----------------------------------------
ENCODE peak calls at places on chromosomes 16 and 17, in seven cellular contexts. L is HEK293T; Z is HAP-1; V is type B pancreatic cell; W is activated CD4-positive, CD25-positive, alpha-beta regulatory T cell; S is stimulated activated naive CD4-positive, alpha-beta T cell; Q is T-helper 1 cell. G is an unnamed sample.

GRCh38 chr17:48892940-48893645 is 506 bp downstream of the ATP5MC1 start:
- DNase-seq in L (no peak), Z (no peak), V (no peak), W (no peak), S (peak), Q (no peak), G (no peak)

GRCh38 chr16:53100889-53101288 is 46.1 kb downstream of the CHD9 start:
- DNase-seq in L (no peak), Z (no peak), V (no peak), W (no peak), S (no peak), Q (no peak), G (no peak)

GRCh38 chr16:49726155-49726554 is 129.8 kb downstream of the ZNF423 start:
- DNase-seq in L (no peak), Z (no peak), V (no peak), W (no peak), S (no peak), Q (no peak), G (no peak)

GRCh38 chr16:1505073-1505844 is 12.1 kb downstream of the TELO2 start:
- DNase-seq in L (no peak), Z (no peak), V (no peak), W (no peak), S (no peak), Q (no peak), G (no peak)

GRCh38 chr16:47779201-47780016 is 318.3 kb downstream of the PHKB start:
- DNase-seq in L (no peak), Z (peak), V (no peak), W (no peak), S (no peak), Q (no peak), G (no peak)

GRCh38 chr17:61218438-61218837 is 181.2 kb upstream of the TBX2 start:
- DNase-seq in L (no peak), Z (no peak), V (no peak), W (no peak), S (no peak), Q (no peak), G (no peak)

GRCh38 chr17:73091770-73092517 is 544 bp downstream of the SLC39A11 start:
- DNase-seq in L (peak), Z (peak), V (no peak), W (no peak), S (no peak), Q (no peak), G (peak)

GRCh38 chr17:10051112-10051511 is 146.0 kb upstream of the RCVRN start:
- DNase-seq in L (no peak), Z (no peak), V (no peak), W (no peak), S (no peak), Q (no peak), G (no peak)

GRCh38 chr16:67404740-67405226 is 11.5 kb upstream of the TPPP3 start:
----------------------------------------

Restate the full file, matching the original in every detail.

ENCODE peak calls at places on chromosomes 16 and 17, in seven cellular contexts. L is HEK293T; Z is HAP-1; V is type B pancreatic cell; W is activated CD4-positive, CD25-positive, alpha-beta regulatory T cell; S is stimulated activated naive CD4-positive, alpha-beta T cell; Q is T-helper 1 cell. G is an unnamed sample.

GRCh38 chr17:48892940-48893645 is 506 bp downstream of the ATP5MC1 start:
- DNase-seq in L (no peak), Z (no peak), V (no peak), W (no peak), S (peak), Q (no peak), G (no peak)

GRCh38 chr16:53100889-53101288 is 46.1 kb downstream of the CHD9 start:
- DNase-seq in L (no peak), Z (no peak), V (no peak), W (no peak), S (no peak), Q (no peak), G (no peak)

GRCh38 chr16:49726155-49726554 is 129.8 kb downstream of the ZNF423 start:
- DNase-seq in L (no peak), Z (no peak), V (no peak), W (no peak), S (no peak), Q (no peak), G (no peak)

GRCh38 chr16:1505073-1505844 is 12.1 kb downstream of the TELO2 start:
- DNase-seq in L (no peak), Z (no peak), V (no peak), W (no peak), S (no peak), Q (no peak), G (no peak)

GRCh38 chr16:47779201-47780016 is 318.3 kb downstream of the PHKB start:
- DNase-seq in L (no peak), Z (peak), V (no peak), W (no peak), S (no peak), Q (no peak), G (no peak)

GRCh38 chr17:61218438-61218837 is 181.2 kb upstream of the TBX2 start:
- DNase-seq in L (no peak), Z (no peak), V (no peak), W (no peak), S (no peak), Q (no peak), G (no peak)

GRCh38 chr17:73091770-73092517 is 544 bp downstream of the SLC39A11 start:
- DNase-seq in L (peak), Z (peak), V (no peak), W (no peak), S (no peak), Q (no peak), G (peak)

GRCh38 chr17:10051112-10051511 is 146.0 kb upstream of the RCVRN start:
- DNase-seq in L (no peak), Z (no peak), V (no peak), W (no peak), S (no peak), Q (no peak), G (no peak)

GRCh38 chr16:67404740-67405226 is 11.5 kb upstream of the TPPP3 start: